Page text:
US commandos have rescued missionary Philip Walton in Nigeria, just a few days after he was abducted by gunmen in the south of neighbouring Niger and taken across the border.
Walton was abducted last Tuesday morning on the outskirts of Massalata, a village about 10 kilometres from the border with Nigeria.
In a dramatic predawn raid on Saturday, commandos from the U.S. Navy’s elite SEAL Team 6 rescued the 27-year-old after they tracked his abductors' phones to a hide-out in neighbouring northern Nigeria, according to U.S. officials.
Walton was released unharmed and no American military personnel were injured during the operation, chief Pentagon spokesperson, Jonathan Hoffman said in a statement on Saturday.
All but one of the captors were killed during the high-precision raid, U.S. officials said.
President Donald Trump hailed the rescue operation in a tweet as a “big win".
He also tweeted that “courageous soldiers” had pulled off a “daring nighttime rescue operation” and told reporters that “it was something that had to get done because they were playing with American citizens".
Secretary of State Mike Pompeo said in a statement that the rescue by “some of our bravest and most skilled warriors” underscores the U.S. commitment “to the safe return of all U.S. citizens taken captive".
The U.S., Niger and Nigeria governments worked together to secure Walton’s quick release before his abductors had time to hand him over to terrorist groups operating in the area.
"We appreciate the support of our international partners in conducting this operation," Hoffman said.
A 'lucky' escape
Walton, 27, had been living in Massalata with his wife and child for two years, according to his father, who himself has been in Niger for nearly 30 years, working as a missionary.
Local officials had said this week that the kidnappers had called the man's father to demand a ransom, though the family did not confirm this.
Eric Oehlerich, a consultant and retired Navy SEAL, told ABC News that Walton was "lucky" that such a mission was possible so quickly after he was abducted, when others have been held for years.
Niger lies in the heart of the vast Sahel region, which is struggling with a jihadist insurgency that has claimed thousands of lives and driven hundreds of thousands from their homes.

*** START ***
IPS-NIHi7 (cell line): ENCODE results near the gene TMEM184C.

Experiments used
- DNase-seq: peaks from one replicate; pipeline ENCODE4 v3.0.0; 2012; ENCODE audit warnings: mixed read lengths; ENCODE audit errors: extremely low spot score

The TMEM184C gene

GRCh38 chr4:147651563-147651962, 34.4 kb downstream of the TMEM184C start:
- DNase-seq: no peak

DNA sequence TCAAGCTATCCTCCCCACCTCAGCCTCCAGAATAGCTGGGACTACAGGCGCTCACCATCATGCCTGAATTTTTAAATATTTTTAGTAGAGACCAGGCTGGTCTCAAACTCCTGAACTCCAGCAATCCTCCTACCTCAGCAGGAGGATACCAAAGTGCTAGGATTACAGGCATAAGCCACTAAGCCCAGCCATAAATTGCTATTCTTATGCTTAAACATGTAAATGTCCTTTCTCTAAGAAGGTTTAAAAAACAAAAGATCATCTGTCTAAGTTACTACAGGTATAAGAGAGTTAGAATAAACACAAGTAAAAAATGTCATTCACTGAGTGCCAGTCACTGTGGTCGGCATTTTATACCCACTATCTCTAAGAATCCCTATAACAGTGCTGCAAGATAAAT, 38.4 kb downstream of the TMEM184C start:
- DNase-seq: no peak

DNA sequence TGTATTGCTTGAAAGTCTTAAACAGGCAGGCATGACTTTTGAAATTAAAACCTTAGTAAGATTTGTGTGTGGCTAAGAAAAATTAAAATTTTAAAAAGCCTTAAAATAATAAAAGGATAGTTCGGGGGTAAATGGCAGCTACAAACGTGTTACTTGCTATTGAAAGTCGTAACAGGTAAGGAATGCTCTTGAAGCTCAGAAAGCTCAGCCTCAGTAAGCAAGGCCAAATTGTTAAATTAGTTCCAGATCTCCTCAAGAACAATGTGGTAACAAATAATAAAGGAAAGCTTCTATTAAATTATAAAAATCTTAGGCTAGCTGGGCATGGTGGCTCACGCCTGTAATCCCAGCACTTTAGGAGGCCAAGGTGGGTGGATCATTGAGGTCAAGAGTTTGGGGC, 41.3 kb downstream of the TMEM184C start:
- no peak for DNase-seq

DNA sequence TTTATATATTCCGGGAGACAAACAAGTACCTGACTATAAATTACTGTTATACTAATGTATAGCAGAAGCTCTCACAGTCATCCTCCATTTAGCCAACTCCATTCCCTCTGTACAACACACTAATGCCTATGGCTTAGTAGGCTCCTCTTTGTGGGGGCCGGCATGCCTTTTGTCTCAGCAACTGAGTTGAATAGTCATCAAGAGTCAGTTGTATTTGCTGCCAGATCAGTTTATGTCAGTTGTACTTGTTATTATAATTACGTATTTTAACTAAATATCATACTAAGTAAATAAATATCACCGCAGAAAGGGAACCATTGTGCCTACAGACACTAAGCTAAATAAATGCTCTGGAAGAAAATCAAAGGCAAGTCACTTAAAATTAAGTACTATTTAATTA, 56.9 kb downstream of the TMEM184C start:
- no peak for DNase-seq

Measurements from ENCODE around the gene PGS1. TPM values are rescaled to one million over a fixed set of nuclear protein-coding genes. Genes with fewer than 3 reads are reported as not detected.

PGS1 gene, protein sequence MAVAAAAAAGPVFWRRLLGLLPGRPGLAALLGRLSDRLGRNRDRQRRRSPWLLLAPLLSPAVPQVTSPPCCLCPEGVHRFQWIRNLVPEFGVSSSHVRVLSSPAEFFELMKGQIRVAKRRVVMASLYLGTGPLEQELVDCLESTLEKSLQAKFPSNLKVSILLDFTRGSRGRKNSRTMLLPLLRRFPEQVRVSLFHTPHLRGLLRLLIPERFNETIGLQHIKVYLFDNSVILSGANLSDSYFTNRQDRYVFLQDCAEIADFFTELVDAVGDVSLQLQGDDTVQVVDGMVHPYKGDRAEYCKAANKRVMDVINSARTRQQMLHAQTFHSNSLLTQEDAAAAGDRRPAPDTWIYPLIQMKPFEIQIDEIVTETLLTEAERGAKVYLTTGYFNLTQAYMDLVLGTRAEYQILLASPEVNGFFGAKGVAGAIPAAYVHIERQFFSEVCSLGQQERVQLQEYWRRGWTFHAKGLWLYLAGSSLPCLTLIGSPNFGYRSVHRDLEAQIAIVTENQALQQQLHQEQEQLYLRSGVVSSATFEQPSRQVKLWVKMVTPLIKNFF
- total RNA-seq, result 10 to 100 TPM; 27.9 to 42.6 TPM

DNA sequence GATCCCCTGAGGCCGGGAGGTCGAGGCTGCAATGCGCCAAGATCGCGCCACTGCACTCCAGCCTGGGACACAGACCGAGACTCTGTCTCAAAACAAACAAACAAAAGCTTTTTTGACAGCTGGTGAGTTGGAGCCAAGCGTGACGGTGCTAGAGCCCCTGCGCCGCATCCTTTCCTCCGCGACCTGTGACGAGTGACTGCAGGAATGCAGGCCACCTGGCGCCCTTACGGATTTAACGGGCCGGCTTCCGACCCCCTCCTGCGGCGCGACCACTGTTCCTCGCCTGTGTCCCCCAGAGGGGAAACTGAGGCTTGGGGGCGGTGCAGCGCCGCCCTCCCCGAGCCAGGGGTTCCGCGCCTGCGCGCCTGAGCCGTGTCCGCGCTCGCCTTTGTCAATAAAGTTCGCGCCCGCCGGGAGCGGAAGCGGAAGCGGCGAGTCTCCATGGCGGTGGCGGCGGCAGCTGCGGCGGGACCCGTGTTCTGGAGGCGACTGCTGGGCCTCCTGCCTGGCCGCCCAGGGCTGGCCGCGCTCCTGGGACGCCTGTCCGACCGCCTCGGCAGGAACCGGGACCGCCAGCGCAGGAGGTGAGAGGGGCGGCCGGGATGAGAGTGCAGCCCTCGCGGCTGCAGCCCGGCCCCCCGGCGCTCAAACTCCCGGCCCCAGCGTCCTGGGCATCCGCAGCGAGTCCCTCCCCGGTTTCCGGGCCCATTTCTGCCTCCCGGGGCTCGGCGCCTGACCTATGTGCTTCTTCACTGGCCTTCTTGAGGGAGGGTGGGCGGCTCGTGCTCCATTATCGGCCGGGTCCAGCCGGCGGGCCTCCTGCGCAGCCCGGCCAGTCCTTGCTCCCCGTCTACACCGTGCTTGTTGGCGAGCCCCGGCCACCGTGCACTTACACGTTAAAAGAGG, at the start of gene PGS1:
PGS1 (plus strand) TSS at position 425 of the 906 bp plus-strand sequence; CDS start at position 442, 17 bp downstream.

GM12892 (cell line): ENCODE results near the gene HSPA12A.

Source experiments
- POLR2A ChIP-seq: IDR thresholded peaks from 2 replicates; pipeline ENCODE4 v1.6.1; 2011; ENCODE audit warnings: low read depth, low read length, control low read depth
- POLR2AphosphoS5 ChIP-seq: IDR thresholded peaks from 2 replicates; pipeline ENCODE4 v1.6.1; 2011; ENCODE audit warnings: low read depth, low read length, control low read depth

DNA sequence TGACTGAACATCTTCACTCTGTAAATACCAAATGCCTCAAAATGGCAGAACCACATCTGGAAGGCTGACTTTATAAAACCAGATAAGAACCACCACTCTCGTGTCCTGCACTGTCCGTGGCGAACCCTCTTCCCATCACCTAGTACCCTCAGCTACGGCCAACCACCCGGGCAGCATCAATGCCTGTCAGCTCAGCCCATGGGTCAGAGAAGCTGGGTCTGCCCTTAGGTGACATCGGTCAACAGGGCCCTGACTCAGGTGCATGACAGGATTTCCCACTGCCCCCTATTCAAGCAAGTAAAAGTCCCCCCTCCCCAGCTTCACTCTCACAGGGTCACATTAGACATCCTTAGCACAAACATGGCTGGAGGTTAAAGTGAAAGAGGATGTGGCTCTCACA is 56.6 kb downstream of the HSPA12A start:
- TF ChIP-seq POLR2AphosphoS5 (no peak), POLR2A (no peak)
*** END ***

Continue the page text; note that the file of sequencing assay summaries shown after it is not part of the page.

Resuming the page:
U.S. forces have two drone bases in Agadez and Dirkou, in northern Niger. Their aircraft provide significant support to the French anti-jihadist Barkhane force in the Sahel.
In October 2017, four American Special Forces soldiers and five Nigerien soldiers were killed in an ambush in Tongo Tongo, near Mali, in southwestern Niger.
In August, six French aid workers and two Niger citizens were killed in the Koure wildlife reserve west of Niamey.
Both kidnappings were claimed by the Islamic State armed group.
Several Westerners are currently being held hostage in the region, including American aid worker Jeffery Woodke, who was kidnapped in the central town of Abalak in October 2016 and is believed to be in neighbouring Mali now.
Three Europeans, including 75-year-old French charity worker Sophie Petronin, were released along with Malian opposition politician Soumaila Cissé by their captors in Mali earlier this month under a prisoner swap arranged by the Malian government which saw some 200 jihadists go free.
One of the jihadists freed in the Petronin swap, but arrested in Algeria midweek, has claimed a multimillion euro ransom was paid to broker that deal.
"First, I heard talk of an exchange of 207 prisoners and (a ransom of 10 million euros), then heard the amount was 30 million euros," Mustapha Derrar said in a video broadcast Saturday on Algerian state television seen by AFP.
Derrar said there had been talks between France - which has denied involvement in or knowledge of any ransom payment - and Sahel region jihadist leader Iyad Ag Ghali and Mali in the lead-up to the swap. It was, however, impossible to verify his claim.